runkidrundavidoneinhatDavid (lead singer/guitarist for Tooth & Nail pop/rock band Run Kid Run)
Run Kid Run
Staying motivated can be our hardest thing which sounds horrible because we have been blessed so much. but just like anything do it for long enough and you can get lazy and apathetic.

echocastbandwb8David (singer for independent nu-metal band Echocast)
Echocast
I think the hardest part of being a musician today is simply just trying to make ends meet… The market has been so saturated due to the fact that virtually anyone can buy a computer and protools and record music and put it up on the internet… There are more bands than ever now and with the economy in its current state, concert venues and promoters can’t afford to put on as many shows as they used to… Everything costs so much more now than it did 10 years ago, yet promoters are still paying midlevel bands the same as they did in the 90s…

daveleftpoorlybuitparachute Dave (half of Holdfast Records electro-house duo Poorly Built Parachute)
Poorly Built Parachute
Making money, and then working a part time job or going to school while trying to take your music serious.

ourproclamationfrankieinstrips1Frankie (vocalist for Infantry Records hardcore band Our Proclamation)
Our Proclamation
Telling your parents you’d rather go on tour than go to college. Haha

brookewaggner Brooke Waggoner(solo indie/pop artist on SlowMoon Music)
Brooke Waggoner
The emotional involvement with the business side of things. It’s difficult to learn how to market your heart, and soul, and passions, and art. But it’s a MUST to figure it out.

christaylor Chris Taylor (BEC solo artist/song writer)
Chris Taylor
Deciding when to try and make it your living. Maybe harder is deciding when to stop making it your living.

curtisblackhighvally Curtis (mandolist/singer for Centricity Records country band High Valley)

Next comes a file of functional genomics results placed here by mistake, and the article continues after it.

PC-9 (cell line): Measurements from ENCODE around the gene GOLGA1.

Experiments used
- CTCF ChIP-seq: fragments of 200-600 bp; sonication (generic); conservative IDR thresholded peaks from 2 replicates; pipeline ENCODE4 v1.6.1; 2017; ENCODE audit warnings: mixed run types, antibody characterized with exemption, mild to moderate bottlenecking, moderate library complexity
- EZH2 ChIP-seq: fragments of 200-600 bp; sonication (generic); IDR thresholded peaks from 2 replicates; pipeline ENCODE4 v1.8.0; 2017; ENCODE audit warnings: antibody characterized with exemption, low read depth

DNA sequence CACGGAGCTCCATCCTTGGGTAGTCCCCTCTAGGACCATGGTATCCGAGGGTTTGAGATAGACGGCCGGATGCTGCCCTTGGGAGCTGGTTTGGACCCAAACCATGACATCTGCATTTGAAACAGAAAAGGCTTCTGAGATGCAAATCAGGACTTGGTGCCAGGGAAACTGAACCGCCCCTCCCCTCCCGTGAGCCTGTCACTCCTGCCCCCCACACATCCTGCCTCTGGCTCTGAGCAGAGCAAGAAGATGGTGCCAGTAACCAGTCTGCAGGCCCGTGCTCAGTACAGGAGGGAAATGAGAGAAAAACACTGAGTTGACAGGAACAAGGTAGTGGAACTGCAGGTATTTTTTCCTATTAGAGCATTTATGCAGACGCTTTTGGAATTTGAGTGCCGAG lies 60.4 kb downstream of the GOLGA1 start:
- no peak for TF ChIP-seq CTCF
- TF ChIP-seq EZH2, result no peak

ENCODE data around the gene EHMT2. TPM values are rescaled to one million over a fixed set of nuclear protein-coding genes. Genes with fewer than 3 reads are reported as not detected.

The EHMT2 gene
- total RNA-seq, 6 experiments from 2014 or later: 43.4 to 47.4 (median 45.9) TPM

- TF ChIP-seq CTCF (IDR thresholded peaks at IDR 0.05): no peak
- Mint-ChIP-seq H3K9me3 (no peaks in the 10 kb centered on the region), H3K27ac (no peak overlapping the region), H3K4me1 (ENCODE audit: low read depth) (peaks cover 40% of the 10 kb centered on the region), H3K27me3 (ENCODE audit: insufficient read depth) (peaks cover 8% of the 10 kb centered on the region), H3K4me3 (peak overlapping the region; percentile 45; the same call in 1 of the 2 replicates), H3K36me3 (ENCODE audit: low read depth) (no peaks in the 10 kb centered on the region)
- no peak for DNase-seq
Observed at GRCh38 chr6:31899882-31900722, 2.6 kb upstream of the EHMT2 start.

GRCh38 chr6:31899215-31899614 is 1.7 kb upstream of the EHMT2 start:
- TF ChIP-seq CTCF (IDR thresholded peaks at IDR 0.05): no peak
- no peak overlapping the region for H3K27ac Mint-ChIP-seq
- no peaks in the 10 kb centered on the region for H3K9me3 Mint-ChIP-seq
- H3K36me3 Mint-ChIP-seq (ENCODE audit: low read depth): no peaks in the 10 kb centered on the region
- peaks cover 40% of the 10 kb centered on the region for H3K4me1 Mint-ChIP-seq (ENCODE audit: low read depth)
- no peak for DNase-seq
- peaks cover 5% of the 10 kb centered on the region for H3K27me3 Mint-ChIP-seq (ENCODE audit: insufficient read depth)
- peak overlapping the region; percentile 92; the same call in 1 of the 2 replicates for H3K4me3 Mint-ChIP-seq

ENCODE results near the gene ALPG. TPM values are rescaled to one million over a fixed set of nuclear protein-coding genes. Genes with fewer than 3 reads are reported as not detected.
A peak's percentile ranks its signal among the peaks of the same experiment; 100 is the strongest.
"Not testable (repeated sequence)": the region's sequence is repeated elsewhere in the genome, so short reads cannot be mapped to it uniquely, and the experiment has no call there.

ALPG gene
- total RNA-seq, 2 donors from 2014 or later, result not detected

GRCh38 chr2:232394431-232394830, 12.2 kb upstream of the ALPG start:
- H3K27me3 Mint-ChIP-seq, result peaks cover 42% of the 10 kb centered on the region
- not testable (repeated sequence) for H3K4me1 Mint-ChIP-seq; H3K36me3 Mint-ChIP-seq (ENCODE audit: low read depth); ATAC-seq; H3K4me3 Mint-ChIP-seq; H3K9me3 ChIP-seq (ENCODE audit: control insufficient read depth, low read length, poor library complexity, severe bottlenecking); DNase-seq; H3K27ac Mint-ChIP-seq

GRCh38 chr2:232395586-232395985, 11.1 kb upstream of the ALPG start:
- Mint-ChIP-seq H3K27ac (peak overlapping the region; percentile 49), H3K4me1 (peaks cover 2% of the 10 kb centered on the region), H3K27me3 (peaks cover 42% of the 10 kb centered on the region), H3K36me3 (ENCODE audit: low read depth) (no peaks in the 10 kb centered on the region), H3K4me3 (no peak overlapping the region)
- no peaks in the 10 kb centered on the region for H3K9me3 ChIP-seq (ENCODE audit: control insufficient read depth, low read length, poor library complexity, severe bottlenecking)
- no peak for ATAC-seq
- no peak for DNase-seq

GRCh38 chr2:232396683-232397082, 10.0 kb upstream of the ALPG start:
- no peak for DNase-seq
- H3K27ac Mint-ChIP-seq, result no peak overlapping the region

High Valley
For me the hardest part is remembering to give the glory ALL to God because he is the only reason we are able to do what we do. It seems pretty easy to forget about God and focus on income or success in the eyes of the world. I continually have to check my motives and make sure that the reason I do what I do is to reach as many people as possible with the most important message out there.

sethinfrontendervence Seth (singer for independent hard rock band Endeverance)
Endeverance
The hardest thing for musicians today is getting people to actual shows. I mean right now with the economy and everything it is getting harder for people to want to come to shows and everything…And another thing that is hard is getting genuine fans and not just a bunch of fake myspace friends…that don’t really care about your music…they just added you because they click yes to everyone…I think the true fan has of become a lost art form…

deweyDewey Lybecker( independent solo singer/songwriter)
Dewey Lybecker
I think the hardest part about being a musician today is trying to stick your head above the clouds. There’s so many good artists out there, how do you make yourself stick out beyond everyone else ?